Most people seem oblivious to the potential threat of financial data theft and its extent. Till some time ago, financial transactions were limited to physical counters, which left little scope for financial frauds. But now, more people than ever are banking and making payments online. The pandemic has further accelerated the shift from physical to digital payments. The rise of fintech companies has also aided this surge. According to data from the Reserve Bank of India (RBI), the share of digital payments in total payments increased to 96.32 per cent at the end of FY22 from 95.4 per cent in FY20. The RBI Digital Payments Index, which tracks digital payments, was up 29.08 per cent, to reach an all-time high of 349.3 points in March 2022 from 270.59 points a year ago. With the exponential rise in the number of digital transactions, however, the threat of cyber frauds compromising your financial data has also jumped manifold.
From hacking to stealing, crooks have found innovative ways to defraud the public—through system malfunction, accidental release or not following security procedures. Any of these can expose your financial data. And it is not just the common man who faces the threat, as even celebrities like actors Rajkummar Rao and Sunny Leone have recently become victims of such frauds. It shows how susceptible the system is to breaches. Loans were taken out in their name using their KYC details, even though they had never applied for them. Though the amounts were small, it impacted their credit scores. This is just the tip of the iceberg, as these cases were the ones reported in the media. There are thousands of such incidents that are never reported.
According to RBI data, India witnessed banking frauds worth nearly `5 lakh crore in the past five years—at more than `100 crore a day on average. Out of this, card and internet frauds account for nearly `155 crore or 0.2 per cent. The amounts of money defrauded in such cases may not be huge but the volume of such breaches is enormous. As such, the risk of impending abuse of your financial data is huge—and that’s the reason why there are rich pickings for hackers in accessing such information. Incidentally, cybersecurity researcher Rajshekhar Rajaharia highlighted in December 2020 that personal data of 7 million credit- and debit card holders were reported to be compromised in India. Similarly, a threat actor known as AW Cards published a data leak containing details of around one million stolen credit cards on the dark web in 2021.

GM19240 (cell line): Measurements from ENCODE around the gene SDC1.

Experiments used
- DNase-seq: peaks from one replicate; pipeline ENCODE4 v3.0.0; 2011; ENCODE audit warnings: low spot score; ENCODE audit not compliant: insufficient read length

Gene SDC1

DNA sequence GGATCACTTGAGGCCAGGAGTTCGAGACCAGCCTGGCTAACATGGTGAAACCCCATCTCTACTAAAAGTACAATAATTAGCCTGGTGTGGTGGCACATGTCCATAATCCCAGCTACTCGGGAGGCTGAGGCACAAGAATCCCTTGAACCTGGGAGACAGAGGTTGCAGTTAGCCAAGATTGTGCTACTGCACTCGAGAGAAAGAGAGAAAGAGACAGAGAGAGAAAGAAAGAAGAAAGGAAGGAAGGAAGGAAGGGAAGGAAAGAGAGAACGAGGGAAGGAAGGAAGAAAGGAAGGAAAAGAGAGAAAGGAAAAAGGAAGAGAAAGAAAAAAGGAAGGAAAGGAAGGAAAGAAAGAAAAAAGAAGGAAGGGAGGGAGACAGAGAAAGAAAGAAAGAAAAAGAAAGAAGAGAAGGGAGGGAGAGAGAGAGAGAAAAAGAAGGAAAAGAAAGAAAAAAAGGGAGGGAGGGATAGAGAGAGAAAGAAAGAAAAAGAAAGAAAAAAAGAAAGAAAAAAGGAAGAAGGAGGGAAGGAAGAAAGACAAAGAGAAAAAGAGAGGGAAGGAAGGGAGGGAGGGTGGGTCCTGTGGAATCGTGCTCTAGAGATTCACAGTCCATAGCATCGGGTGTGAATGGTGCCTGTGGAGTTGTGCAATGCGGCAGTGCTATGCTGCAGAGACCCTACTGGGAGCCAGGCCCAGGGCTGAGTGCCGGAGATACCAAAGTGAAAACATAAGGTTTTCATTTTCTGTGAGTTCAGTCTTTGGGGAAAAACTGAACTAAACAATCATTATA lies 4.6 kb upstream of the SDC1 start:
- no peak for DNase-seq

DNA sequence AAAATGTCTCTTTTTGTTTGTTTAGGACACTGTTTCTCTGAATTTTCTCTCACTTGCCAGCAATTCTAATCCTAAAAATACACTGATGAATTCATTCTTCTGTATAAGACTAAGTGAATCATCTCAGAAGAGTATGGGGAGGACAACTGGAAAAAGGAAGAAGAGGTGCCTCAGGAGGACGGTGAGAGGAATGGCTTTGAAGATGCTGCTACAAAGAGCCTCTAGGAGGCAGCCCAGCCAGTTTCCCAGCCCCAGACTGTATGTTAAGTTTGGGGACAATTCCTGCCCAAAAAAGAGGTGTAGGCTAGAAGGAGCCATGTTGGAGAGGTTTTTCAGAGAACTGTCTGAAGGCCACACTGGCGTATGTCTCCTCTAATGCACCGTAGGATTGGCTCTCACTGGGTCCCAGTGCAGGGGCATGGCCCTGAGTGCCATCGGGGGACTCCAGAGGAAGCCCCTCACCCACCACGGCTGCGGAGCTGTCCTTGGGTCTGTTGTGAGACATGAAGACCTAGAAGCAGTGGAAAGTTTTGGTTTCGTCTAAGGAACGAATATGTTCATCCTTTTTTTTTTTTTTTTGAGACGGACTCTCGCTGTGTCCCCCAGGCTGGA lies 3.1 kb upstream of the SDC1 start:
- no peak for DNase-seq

In such a situation, where financial services and tech are being integrated at a fast pace to serve a huge market like India’s, the biggest challenge is to secure online transactions and the users’ financial data. So, how do the authorities regulate this space?
Currently, Section 43A of the Information Technology Act, 2000, and the Information Technology Rules, 2011, provide safeguards for sensitive personal data. They also provide for compensation to be paid to the affected users by the corporate body responsible for the failure to protect sensitive personal information that may cause loss to any person. Information Technology Minister Ashwini Vaishnaw, at the recently-concluded Business Today India@100 conclave expressed the hope that he would soon present a revised and comprehensive personal data protection Bill that “will fit well into the legal framework”.
In that backdrop, regulators have recently introduced a few steps to add additional layers of protection to secure your financial data.
To counter the lingering fear of your financial data being misused by bad elements, the RBI, in September 2021, introduced the concept of the Account Aggregator (AA) network. It is a data-sharing system that is required for making investments or accessing credit, among other financial services. As a consumer, you can decide whom to share your data with. It also gives you the power to decide the duration of the consent along with the ability to withdraw it. You would be able to manage all consents on the AA dashboard, which acts as a conduit for the data flowing from one end to another. Experts say it drastically reduces the chance of financial fraud compared to the offline process, where documents can be faked and misused, as data available with AAs is encrypted.
For using the service, users have to open an account with an AA and link their various accounts such as savings accounts, FDs, or investment schemes. Usually, a unique identifier, such as your phone number, links these various accounts. “Using the identifier, the AA can fetch your information from your account with an OTP verification. The AA doesn’t store all this data on its server. Its job is to manage the flow of the data from the source to the seeker. When you apply for a loan, the lender can seek your data via the AA. With your consent, the AA will fetch your data such as bank statements and share it with the lender. This happens digitally. Consider the amount of time and costs this will cut down at scale when you don’t need to move photocopied proofs from Point A to Point B,” says Adhil Shetty, CEO of BankBazaar.com. Other forms of service providers, such as insurance and mutual funds, are also expected to be integrated soon.